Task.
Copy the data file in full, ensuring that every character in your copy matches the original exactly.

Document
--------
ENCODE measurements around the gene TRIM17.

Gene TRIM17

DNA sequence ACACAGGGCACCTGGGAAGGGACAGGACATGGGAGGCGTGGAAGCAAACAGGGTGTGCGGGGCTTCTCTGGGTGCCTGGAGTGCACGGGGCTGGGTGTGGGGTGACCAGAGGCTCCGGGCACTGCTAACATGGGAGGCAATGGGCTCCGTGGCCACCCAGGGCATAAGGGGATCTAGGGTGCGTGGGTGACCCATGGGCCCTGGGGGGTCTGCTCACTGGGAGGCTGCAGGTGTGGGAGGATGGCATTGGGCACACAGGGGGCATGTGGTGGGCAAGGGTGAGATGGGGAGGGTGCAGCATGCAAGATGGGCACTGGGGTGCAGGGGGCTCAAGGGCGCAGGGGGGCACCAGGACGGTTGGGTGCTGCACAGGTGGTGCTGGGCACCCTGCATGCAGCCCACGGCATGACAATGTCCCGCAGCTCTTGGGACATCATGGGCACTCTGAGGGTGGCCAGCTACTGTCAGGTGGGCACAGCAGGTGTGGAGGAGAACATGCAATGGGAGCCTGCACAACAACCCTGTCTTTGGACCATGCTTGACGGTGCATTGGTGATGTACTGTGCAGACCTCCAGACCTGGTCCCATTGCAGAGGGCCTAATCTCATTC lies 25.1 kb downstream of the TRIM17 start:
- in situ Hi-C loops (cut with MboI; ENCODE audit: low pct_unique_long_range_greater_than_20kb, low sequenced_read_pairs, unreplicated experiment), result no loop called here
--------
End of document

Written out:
ENCODE measurements around the gene TRIM17.

Gene TRIM17

DNA sequence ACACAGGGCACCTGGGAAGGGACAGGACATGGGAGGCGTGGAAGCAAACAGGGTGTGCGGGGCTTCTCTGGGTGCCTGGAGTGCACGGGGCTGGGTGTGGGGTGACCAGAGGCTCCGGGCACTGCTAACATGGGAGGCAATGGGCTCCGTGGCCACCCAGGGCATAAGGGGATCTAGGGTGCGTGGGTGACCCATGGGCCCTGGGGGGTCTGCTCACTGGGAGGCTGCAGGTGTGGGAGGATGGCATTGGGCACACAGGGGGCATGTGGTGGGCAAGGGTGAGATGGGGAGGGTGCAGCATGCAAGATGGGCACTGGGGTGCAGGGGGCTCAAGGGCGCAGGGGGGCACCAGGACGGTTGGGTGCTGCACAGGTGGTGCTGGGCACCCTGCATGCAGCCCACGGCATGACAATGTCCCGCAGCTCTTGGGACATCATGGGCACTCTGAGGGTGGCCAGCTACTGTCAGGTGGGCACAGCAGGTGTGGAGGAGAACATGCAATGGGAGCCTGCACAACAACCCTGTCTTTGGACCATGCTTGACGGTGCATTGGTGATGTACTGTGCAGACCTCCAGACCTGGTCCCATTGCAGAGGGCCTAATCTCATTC lies 25.1 kb downstream of the TRIM17 start:
- in situ Hi-C loops (cut with MboI; ENCODE audit: low pct_unique_long_range_greater_than_20kb, low sequenced_read_pairs, unreplicated experiment), result no loop called here